The relationship between two types of upper eyelid movements: Saccades and pursuit

Marcele F. Falcão, Jorge Mario C. Malbouisson, Antonio Augusto V. Cruz, André Messias

Research output: Contribution to journalArticlepeer-review

2 Scopus citations


PURPOSE. To establish the relationship between upper eyelid saccades and upper eyelid pursuit movements METHODS. Upper eyelid saccades and periodic sinusoidal upper eyelid pursuit movements were recorded in a sample of controls and patients with Graves upper eyelid retraction. A video-computerized system was used to register both types of movements that accompanied 60° of eye rotation across the upper and lower hemifields. The forced harmonic oscillator model was used to fit saccadic and pursuit movements. RESULTS. Mean mid-pupil eyelid distance for the Graves patients (6.6 ± 1.1 mm) was significantly higher than for the controls (4.6 ± 0.8 mm; t = 7.18; P < 0.00001). Despite the difference in the upper eyelid resting position, saccades and pursuit eyelid movements of both groups were extremely well fitted by underdamped solutions and steady forced solutions of the harmonic oscillator model, respectively. For the controls, the amplitude of the pursuit movements was well correlated with the upward and downward saccades. The amplitude of the eyelid movements of the Graves patients (saccades and pursuit) was significantly reduced compared with that of the controls. CONCLUSIONS. Saccadic and pursuit movements of the upper eyelid can be described by the harmonic oscillator model. In healthy subjects and Graves patients, the amplitude of pursuit lid movements is correlated to the saccade amplitude. Pursuit eyelid movements are more difficult to register than saccades, and their measurements do not allow clear separation of the relaxation and contraction properties of the upper eyelid retractors.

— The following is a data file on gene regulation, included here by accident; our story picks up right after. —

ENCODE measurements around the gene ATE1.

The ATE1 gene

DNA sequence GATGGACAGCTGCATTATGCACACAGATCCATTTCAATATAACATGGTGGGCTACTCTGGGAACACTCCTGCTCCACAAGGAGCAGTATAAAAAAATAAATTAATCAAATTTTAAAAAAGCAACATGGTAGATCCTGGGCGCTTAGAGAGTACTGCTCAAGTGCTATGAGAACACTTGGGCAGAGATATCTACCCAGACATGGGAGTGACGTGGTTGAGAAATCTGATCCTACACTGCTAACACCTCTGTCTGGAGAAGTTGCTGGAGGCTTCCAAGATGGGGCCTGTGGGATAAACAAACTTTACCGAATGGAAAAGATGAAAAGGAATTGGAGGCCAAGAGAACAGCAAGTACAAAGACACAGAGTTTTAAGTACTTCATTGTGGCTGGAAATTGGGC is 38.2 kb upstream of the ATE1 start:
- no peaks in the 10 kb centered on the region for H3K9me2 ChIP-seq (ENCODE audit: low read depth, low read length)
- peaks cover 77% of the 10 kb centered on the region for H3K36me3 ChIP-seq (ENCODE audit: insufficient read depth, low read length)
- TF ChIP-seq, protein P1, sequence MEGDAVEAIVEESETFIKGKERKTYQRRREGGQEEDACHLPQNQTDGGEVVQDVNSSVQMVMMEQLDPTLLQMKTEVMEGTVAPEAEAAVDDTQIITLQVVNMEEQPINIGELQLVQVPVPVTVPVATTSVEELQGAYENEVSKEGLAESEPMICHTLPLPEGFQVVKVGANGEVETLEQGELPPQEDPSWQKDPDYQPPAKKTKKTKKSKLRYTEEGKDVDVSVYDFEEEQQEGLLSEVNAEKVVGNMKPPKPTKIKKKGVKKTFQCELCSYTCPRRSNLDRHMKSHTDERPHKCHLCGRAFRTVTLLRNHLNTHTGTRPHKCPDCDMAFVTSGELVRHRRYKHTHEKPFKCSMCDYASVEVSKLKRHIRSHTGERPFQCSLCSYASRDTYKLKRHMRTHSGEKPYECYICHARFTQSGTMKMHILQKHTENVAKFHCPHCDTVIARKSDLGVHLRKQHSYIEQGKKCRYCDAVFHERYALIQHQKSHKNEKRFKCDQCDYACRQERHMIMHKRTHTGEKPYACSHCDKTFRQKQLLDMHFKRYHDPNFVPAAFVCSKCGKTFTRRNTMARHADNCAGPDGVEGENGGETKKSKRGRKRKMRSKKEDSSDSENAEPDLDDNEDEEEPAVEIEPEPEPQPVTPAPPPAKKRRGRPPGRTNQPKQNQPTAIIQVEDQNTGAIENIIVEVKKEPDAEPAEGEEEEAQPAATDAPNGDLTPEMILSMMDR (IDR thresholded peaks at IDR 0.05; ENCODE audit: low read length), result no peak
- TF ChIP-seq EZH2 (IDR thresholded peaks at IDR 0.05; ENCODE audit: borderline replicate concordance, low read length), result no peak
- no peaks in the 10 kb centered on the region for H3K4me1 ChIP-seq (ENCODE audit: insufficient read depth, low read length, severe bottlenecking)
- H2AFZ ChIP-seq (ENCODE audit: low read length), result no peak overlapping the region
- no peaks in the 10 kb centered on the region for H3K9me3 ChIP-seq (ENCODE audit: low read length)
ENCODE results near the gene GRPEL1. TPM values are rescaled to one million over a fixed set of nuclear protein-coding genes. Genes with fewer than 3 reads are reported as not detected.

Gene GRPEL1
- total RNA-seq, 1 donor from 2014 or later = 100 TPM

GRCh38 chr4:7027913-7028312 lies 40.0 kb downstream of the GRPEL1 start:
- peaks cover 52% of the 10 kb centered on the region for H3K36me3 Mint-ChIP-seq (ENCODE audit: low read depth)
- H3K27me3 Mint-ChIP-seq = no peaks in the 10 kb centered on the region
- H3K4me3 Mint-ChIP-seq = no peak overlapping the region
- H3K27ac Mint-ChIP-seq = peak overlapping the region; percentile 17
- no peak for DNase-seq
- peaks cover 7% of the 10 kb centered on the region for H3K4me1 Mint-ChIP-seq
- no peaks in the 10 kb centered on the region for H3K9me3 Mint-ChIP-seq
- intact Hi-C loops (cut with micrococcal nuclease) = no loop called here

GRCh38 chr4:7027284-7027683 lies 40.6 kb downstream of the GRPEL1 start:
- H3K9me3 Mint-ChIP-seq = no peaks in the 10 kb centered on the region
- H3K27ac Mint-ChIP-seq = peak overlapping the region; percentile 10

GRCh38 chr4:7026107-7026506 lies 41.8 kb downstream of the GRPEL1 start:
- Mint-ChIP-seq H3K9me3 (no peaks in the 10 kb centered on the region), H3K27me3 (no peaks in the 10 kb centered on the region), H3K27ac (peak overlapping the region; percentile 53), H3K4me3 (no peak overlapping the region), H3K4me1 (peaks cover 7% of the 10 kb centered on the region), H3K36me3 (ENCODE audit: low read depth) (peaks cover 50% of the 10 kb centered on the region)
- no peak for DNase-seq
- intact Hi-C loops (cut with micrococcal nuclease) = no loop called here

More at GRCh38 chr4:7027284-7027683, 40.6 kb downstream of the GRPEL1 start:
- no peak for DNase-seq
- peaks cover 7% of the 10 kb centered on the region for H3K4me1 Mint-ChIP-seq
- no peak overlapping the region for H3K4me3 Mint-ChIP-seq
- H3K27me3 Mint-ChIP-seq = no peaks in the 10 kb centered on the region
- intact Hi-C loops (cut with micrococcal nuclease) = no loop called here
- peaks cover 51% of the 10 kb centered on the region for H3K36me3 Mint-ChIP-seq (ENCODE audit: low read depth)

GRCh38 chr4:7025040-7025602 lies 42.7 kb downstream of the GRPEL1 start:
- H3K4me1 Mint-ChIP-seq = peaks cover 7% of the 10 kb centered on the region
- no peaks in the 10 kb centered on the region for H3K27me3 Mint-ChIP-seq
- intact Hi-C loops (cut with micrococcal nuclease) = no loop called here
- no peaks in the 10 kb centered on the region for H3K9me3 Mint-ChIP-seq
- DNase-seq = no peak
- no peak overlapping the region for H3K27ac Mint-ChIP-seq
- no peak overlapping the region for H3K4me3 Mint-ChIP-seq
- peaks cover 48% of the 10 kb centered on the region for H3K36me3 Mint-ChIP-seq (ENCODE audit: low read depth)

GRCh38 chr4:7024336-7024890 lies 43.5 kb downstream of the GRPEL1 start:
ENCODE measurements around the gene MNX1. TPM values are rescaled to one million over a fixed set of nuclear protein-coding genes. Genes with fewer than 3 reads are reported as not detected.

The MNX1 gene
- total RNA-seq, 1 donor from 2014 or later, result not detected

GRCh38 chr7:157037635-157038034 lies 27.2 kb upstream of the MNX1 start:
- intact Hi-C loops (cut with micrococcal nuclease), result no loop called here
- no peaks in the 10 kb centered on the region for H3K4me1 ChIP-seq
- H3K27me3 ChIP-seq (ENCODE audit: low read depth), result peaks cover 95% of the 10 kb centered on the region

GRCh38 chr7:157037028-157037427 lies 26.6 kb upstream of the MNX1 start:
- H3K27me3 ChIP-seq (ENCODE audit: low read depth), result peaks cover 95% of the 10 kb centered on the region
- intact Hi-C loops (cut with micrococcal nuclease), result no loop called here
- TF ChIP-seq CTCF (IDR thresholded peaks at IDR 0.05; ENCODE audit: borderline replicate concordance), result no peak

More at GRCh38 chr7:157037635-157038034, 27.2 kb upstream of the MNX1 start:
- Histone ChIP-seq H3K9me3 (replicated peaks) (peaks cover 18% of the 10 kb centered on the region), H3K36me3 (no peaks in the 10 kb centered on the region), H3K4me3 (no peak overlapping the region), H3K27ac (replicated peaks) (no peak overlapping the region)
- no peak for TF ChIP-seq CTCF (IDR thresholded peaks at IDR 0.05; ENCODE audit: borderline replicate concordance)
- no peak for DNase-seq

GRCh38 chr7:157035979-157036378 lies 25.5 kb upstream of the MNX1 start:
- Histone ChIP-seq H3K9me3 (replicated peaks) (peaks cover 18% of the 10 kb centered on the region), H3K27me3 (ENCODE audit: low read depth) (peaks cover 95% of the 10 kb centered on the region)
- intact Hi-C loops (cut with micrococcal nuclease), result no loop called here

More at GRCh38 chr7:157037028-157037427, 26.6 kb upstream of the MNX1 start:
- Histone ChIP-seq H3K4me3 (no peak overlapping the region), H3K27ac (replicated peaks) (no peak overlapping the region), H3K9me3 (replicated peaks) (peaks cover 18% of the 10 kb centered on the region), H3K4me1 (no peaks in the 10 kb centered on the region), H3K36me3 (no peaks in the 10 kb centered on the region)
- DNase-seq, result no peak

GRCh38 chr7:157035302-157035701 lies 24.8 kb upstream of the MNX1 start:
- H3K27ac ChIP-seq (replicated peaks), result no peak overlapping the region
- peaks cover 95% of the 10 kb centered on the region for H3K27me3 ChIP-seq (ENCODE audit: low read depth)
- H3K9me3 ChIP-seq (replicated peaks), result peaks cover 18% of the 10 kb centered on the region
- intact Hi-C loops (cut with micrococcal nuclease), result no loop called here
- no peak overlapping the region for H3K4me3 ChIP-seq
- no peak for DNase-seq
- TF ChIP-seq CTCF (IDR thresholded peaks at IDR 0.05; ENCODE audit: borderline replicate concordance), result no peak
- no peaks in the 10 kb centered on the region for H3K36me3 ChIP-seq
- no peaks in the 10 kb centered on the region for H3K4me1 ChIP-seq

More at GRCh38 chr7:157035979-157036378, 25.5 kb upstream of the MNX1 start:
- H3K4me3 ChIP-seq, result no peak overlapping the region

Original languageEnglish (US)
Pages (from-to)2444-2448
Number of pages5
JournalInvestigative Ophthalmology and Visual Science
Issue number6
StatePublished - Jun 2008

ASJC Scopus subject areas

  • Ophthalmology
  • Sensory Systems
  • Cellular and Molecular Neuroscience


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